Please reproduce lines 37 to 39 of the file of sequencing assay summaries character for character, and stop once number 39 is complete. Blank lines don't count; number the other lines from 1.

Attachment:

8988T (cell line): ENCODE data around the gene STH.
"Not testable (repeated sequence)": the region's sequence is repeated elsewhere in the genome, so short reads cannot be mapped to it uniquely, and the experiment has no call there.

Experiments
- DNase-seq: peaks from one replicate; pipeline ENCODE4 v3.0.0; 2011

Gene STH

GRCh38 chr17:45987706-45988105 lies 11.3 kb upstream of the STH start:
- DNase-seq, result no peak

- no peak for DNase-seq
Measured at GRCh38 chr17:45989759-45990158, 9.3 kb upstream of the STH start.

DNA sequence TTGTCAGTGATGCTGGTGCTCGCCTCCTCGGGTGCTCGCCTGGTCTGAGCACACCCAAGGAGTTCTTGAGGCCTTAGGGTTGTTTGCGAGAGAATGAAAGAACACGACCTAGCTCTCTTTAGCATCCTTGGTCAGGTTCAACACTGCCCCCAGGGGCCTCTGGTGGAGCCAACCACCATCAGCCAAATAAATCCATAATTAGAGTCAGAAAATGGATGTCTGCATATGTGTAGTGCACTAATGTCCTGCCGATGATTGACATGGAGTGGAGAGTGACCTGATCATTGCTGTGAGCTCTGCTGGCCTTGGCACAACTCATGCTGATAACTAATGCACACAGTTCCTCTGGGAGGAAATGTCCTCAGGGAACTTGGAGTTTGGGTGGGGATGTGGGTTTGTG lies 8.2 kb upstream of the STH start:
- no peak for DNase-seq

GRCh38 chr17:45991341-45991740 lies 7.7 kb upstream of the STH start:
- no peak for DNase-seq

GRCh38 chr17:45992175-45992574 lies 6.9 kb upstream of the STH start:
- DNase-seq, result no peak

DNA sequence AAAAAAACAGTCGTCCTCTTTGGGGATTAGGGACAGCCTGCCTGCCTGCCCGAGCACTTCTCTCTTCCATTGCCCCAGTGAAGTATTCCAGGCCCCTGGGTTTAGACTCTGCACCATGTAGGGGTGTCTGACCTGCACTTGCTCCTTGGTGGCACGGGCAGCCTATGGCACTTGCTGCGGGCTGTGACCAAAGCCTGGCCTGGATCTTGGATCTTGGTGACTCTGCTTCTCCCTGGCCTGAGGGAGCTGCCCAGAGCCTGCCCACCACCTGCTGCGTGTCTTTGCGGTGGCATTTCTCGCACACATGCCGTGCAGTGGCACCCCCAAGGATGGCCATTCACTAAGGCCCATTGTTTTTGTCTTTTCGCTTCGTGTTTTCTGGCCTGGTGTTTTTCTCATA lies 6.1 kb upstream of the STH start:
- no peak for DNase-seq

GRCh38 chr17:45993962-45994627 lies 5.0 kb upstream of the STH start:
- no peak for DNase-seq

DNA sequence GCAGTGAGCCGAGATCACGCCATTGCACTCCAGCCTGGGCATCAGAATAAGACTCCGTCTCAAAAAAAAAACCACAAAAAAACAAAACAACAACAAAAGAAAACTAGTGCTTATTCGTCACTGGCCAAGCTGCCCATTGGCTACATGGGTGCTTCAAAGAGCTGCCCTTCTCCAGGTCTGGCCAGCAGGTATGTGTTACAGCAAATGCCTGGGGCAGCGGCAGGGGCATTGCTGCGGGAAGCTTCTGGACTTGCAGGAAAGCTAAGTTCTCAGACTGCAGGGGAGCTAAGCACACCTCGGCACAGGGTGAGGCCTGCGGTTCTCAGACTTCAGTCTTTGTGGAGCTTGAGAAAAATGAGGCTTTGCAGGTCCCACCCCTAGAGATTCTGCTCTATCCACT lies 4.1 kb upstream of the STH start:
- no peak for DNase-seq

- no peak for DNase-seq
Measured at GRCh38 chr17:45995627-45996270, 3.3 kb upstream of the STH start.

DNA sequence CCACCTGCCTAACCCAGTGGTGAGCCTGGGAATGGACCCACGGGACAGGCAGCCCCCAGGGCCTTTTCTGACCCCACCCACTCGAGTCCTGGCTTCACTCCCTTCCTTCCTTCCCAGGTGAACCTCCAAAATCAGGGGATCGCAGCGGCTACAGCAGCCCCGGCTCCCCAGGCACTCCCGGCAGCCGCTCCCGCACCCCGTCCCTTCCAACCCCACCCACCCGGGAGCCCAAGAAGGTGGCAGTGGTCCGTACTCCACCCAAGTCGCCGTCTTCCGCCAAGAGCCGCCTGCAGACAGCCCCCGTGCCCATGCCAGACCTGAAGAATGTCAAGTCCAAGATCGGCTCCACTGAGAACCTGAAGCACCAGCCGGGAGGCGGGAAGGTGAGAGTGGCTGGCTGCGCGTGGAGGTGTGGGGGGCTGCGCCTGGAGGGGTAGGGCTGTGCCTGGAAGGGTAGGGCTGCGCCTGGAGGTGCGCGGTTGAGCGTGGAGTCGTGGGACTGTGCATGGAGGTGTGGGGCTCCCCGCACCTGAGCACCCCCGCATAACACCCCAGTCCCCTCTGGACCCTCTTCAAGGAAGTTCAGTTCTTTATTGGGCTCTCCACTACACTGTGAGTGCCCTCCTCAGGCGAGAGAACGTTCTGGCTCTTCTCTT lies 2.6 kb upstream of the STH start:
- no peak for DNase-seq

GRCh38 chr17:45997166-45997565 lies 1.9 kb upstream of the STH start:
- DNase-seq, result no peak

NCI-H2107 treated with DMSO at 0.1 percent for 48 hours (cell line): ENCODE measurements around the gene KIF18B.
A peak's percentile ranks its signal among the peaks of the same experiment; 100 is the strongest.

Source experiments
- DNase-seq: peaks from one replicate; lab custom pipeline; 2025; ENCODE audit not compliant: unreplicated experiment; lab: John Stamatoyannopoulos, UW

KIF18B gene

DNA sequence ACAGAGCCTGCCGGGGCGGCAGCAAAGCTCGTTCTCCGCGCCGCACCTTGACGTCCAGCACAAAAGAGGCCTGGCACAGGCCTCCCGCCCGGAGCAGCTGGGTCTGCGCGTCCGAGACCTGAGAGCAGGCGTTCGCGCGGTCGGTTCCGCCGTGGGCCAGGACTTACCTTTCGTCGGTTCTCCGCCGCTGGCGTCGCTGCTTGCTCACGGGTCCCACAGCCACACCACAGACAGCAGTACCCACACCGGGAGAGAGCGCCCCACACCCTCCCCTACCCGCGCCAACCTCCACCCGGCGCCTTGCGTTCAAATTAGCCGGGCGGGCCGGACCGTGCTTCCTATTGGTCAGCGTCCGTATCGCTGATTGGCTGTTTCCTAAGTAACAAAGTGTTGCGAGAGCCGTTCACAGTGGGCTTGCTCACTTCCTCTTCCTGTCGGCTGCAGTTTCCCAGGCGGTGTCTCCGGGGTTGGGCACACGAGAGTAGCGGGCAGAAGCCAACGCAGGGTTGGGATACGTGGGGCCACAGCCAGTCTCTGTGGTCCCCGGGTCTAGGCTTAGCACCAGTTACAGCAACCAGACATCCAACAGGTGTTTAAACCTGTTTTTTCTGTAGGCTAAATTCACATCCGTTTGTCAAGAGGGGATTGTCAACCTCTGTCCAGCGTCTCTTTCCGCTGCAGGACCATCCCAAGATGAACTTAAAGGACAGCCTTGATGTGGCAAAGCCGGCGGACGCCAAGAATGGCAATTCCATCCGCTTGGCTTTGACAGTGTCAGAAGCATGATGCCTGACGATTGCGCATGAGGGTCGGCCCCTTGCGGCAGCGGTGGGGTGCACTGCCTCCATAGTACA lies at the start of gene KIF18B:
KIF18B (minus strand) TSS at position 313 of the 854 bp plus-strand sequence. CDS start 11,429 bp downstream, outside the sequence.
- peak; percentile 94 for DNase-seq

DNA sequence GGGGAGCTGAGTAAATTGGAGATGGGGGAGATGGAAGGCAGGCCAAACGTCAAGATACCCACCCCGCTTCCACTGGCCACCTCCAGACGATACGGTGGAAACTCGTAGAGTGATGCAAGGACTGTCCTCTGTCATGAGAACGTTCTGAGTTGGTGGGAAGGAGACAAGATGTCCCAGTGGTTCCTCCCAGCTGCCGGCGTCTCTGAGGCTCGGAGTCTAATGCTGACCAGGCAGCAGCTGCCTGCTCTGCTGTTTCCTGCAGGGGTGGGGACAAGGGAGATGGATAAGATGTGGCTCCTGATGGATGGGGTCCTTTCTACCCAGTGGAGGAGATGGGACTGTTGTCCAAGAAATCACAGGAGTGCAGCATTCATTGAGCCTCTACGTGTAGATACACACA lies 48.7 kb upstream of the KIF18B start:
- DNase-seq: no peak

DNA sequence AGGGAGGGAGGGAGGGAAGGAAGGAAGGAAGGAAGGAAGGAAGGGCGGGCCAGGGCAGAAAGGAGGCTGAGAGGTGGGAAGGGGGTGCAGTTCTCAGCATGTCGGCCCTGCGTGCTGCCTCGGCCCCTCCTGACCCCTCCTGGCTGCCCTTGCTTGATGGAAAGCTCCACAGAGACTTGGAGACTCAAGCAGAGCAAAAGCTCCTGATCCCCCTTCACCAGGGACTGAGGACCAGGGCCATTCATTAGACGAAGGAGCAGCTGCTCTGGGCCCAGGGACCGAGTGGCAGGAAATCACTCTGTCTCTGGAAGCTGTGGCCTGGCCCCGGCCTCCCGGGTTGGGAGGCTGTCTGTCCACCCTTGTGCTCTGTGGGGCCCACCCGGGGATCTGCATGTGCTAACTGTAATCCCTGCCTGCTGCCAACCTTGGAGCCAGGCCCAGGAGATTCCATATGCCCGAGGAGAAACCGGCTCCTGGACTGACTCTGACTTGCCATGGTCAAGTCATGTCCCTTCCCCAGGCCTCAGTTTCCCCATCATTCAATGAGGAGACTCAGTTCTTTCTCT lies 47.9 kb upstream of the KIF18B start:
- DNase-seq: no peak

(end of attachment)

- DNase-seq: no peak

DNA sequence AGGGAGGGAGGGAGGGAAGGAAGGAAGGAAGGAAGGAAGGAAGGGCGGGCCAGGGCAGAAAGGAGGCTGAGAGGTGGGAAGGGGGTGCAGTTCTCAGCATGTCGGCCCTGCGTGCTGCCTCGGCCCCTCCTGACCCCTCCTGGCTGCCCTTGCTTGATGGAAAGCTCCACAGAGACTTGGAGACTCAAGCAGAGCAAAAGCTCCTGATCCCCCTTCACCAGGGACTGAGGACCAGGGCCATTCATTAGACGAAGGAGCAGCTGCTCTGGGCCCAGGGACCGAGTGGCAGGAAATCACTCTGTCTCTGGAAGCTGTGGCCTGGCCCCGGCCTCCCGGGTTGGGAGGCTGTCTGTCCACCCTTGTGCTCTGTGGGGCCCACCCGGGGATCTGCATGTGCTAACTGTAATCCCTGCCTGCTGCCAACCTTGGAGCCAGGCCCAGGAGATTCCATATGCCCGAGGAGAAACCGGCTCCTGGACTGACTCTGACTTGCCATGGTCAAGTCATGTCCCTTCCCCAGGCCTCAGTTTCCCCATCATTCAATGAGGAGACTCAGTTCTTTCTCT lies 47.9 kb upstream of the KIF18B start:
- DNase-seq: no peak